Sacramento State Chemistry Professor James Ritchey is the 2013 recipient of the Andreoli Faculty Service Award. The honor will be presented during the California State University Biotechnology Symposium, Jan. 3-5 at the Anaheim Marriott.
The honor recognizes a faculty member who has made outstanding contributions to the development of biotechnology programs in the 23-campus CSU system. Professor A. Andreoli (CSU Los Angeles) was committed to his students and believed the CSU has a special role to play in higher education by providing opportunities to many nontraditional students who otherwise would have fewer options for advancement.
Professor James Ritchey has been recognized for his contributions to the development of biotechnology programs at Sacramento State.
Ritchey enjoys teaching and appreciates the fact that many of his students have been the first in their family to earn a college degree. “I was the first in mine to do so,” he says, “but was fortunate enough to receive scholarships. So many of my students are working, which makes it doubly difficult to keep up with their course work.”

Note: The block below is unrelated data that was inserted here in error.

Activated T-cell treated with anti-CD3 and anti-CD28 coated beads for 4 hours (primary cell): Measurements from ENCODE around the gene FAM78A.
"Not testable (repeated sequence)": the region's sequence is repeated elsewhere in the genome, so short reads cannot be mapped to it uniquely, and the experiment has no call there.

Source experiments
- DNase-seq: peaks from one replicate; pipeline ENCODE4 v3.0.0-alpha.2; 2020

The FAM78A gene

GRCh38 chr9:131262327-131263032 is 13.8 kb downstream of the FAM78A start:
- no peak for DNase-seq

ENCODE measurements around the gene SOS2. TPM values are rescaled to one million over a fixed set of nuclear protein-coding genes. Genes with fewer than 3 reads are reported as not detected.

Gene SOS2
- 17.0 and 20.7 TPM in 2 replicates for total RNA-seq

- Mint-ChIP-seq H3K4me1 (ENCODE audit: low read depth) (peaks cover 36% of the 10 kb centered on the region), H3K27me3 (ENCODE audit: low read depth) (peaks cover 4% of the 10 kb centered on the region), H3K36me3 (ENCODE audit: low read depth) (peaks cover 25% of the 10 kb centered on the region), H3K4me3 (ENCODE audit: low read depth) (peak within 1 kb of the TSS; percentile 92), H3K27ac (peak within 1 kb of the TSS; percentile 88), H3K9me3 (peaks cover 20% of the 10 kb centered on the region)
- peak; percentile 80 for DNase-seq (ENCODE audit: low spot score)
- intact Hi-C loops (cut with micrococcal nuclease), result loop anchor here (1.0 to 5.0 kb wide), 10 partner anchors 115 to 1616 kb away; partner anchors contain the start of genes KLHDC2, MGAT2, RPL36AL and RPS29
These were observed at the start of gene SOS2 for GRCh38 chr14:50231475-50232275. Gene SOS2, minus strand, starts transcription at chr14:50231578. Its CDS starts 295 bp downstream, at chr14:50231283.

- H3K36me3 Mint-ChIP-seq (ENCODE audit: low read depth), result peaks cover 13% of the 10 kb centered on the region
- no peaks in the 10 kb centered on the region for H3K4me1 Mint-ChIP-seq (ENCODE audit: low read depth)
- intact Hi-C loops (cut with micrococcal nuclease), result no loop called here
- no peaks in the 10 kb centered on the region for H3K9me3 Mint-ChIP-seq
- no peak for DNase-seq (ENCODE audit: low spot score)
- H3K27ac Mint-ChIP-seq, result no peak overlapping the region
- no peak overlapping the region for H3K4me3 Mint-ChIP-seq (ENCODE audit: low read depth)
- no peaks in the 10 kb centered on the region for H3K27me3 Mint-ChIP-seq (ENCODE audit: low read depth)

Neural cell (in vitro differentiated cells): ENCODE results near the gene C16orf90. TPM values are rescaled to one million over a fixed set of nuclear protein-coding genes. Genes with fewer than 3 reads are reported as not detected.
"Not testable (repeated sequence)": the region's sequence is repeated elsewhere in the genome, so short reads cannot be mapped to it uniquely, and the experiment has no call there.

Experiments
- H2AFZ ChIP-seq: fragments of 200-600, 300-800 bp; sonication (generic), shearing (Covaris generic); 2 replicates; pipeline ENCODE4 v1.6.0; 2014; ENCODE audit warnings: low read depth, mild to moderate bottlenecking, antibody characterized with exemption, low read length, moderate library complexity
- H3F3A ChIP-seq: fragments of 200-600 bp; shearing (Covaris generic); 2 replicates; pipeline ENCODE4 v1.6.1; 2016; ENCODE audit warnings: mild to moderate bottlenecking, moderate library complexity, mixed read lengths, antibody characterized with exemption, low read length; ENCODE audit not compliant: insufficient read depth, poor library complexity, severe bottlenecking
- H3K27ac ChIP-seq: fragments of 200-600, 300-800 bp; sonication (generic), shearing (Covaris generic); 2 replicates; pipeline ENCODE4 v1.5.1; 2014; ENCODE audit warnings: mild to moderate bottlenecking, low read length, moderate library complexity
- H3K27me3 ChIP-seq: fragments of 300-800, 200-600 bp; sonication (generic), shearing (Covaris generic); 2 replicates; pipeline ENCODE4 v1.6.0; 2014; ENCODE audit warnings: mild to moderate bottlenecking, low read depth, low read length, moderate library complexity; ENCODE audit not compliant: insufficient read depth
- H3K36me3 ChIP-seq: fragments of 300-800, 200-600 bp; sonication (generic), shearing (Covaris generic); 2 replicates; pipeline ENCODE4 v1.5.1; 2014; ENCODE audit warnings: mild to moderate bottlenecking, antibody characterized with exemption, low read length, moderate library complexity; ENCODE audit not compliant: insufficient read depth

The professor is something of a Renaissance man. His major fields are biochemistry, chemistry, patent law and intellectual property law. His lecture and lab assignments have combined general, organic and biochemistry courses, and various upper-division biochemistry classes. His book College Chemistry in the Laboratory is in its 10th edition.
Ritchey attended McGeorge School of Law at night, earned his degree and taught intellectual property law and patent law as an adjunct there for 15 years. He’s currently a partner at the law firm of O’Banion & Ritchey LLP, which specializes in intellectual property law (patents, trademarks, copyrights, trade secrets and unfair competition) and related litigation and licensing matters. And he advises Sacramento State’s University Enterprises Inc. on patent law.
“I enjoy doing different things, which is why I didn’t concentrate on research following my postdoctoral work at UC Berkeley,” he says. As a National Institutes of Health scholar there from 1974 to 1977, he could have landed a position at one of the country’s leading research universities.
“I came to Sacramento State because I wanted to teach,” Ritchey says. And he has done just that for the last 35 years, except for a 12-month leave in 1985 to learn how to practice patent law at a leading firm in San Francisco.
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– Alan Miller